Used car sales in Durham, North Carolina, are at an all-time high as a perfect storm of supply chain issues and a lack of qualified workers continue to wreak havoc on the industry, but desperate shoppers might soon have a new option. With no end to staffing and supply shortages in sight some auto manufacturers are turning to a proven DIY model to get customers behind the wheel as quickly as possible.
Toyota has been one of the first to embrace the trend, debuting their innovative “Build-A-Car Workshop” pilot program in select markets around the country. Durham will be one of the first cities to be able to experience the innovative new model, which allows drivers to construct their own vehicles from the ground up. The first-of-its-kind program takes a page from the success of the perennial shopping mall stalwart Build-A-Bear Workshop, which has perfected the business of not only charging well above retail for their products but further optimizing profit margins by outsourcing manufacturing duties directly to the customer.
“Bespoke is the name of the game. In an era of mass-produced junk, consumers are now telling us they want to establish a deeper connection with products they interact with on an everyday basis,” says Thomas Raviola, VP of marketing at Toyota. “We took a look at the numbers and realized we could exploit this desire for ‘experiential shopping’ into a program that could slash our payroll costs by as much as 78 percent.”
The DIY model not only circumvents the endemic worker shortage currently gripping the country, but also opens the door to endless customizations, allowing drivers to conceptualize their own one-of-a-kind vehicle from bumper to bumper. Like the popular plush toys that inspired the program, drivers can build their new Toyota from the ground up, selecting a unique mix of both mechanical and design components. The cabin of a RAV4 fused with the spacious bed of a Tacoma pickup? Why not? A Sienna minivan with the engine and drivetrain of a Supra? That’ll get the kids to soccer practice in record time. A Camry riding on the suspension of a Toyota Tundra? There’s no end to the possibilities, though the street-legal status on these vehicular Frankenstein cars will be left to the discretion of a driver’s local DMV.
In addition to parts and components, the build-it-yourself model opens the door to a wide selection of color schemes and, of course, smells. While the tried-and-true “new car smell” remains the go-to among drivers, the DIY workshop opens up the door to a wide spectrum of olfactory experiences, including new favorites such as Pumpkin Spice, Fresh Cut Grass, and Extreme Swole Bicep Sport. A new in-store Novel Olfactory Sense Experience (NOSE) kiosk allows customers to create their own scents at the ATM-sized console, leading to some oddly-specific smells like “Alpine Meadow At 3:45 PM After A Light Rain On the 24th of June” and “BBQ Brisket Smoked To Perfection on Jeff’s Grill Seven Minutes After The Cowboys Beat The Eagles In Overtime To Clinch the NFC East.”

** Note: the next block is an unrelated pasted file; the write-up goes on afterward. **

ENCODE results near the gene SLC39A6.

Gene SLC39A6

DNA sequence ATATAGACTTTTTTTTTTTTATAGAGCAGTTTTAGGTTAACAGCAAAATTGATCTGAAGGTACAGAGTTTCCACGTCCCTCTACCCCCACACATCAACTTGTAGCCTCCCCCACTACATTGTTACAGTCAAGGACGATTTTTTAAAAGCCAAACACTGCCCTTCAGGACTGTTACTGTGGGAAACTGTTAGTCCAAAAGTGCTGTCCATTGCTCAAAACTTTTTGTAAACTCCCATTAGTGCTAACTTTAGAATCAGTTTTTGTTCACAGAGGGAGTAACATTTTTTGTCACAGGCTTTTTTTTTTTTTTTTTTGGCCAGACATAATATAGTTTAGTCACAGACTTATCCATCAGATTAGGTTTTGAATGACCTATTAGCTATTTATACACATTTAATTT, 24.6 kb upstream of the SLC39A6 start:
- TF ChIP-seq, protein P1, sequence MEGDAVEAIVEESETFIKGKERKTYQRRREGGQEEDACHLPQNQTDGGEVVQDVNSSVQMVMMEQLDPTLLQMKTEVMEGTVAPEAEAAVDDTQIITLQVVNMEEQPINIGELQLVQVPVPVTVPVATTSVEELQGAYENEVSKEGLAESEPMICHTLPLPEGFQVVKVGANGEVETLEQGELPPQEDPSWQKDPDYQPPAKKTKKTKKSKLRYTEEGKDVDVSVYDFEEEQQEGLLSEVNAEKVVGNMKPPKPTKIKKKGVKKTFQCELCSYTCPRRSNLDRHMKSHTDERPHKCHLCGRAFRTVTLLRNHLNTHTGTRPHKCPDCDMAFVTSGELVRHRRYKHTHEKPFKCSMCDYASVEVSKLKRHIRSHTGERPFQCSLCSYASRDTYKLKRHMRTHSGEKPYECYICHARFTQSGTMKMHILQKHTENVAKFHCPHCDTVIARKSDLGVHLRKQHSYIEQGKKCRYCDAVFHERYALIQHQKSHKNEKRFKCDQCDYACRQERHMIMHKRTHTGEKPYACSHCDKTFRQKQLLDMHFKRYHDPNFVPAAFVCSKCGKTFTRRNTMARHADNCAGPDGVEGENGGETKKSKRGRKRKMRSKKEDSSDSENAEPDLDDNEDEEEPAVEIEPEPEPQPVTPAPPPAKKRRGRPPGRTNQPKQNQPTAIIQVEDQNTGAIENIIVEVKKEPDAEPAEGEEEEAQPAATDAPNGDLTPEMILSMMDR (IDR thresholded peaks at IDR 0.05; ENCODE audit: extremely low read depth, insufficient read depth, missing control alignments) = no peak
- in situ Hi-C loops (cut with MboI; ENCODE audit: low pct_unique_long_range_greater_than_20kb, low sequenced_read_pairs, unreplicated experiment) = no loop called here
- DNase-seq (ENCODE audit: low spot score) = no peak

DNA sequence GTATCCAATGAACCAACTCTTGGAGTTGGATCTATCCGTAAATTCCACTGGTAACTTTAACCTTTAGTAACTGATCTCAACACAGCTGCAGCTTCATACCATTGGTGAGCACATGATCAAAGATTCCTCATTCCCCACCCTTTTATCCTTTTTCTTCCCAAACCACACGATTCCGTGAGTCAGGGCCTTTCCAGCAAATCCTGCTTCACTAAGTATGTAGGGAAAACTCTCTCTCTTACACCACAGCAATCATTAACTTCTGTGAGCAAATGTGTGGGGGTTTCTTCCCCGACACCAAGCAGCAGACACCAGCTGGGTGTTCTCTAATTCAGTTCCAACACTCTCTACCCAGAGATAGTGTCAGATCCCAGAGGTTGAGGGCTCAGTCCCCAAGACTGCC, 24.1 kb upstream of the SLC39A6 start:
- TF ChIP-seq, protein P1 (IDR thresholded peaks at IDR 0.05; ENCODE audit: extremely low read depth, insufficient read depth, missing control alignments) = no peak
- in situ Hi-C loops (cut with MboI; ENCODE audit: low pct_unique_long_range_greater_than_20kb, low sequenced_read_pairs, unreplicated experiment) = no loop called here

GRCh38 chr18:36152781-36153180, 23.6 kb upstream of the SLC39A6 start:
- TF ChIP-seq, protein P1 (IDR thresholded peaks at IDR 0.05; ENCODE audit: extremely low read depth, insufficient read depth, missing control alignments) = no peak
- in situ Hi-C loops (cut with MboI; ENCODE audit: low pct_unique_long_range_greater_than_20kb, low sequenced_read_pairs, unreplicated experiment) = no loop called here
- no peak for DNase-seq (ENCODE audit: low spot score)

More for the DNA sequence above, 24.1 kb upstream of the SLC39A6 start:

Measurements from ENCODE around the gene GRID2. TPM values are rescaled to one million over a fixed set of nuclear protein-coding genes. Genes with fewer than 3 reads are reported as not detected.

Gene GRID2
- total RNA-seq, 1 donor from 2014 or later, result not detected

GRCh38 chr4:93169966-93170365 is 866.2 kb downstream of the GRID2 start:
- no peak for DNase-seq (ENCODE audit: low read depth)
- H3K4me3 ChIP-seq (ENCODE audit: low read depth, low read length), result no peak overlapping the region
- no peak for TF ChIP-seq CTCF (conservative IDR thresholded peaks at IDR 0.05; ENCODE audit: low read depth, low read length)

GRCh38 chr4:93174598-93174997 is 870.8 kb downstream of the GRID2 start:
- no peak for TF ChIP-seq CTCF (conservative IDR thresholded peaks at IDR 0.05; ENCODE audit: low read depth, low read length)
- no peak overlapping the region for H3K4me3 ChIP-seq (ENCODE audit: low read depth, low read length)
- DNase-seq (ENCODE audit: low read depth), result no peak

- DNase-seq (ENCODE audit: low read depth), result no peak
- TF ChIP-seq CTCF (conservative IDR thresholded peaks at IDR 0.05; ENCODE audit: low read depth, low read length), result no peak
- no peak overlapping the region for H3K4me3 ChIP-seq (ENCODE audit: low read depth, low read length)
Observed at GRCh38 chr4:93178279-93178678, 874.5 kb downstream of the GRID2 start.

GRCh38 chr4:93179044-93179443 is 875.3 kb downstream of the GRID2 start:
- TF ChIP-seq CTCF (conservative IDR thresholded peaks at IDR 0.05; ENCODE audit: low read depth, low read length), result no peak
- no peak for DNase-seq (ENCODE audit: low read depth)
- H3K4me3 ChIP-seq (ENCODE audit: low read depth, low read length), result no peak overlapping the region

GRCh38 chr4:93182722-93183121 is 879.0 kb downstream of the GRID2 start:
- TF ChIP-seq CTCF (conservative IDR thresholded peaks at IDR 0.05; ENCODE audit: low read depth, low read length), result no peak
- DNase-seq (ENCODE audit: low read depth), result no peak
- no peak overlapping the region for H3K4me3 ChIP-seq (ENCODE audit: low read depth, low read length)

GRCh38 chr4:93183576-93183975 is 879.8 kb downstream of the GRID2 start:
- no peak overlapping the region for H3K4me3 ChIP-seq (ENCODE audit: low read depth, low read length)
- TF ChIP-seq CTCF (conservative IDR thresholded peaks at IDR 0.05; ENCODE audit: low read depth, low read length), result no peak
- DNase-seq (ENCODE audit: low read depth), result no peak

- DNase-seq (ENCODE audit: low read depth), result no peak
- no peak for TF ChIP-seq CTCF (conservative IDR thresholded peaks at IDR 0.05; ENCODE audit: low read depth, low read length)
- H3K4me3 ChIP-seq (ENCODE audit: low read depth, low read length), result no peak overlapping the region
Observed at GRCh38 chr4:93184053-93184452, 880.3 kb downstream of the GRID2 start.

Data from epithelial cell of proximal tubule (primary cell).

The program has the added benefit of allowing Toyota to sub in lower-quality parts and components, preserving the bottom line thanks to the rose-colored glasses through which people tend to view their own creations. “Every parent thinks their own child is beautiful, so we’ve leveraged that fact as a means of clearing out our inventory of some of the less popular paint schemes and components that are just taking up space in our warehouses,” says Raviola. All vehicles come with a 10-year, 100,000-mile warranty, complimentary roadside assistance, and a certificate of adoption emblazoned with the vehicle’s date of manufacture and its unique tire print displayed in a handsome wooden frame.
The pilot program could go a long way in addressing the current lack of qualified workers that’s plagued not only the auto industry but the job market as a whole, though it’s not a solution to all of Toyota’s woes. “If customers have any spare microchips lying around the house, we’d really appreciate it if they’d bring them in with them. Blenders, microwaves, CPAP machines: they’ve got more chips than they know what to do with, so please, share the wealth,” Ravioli says.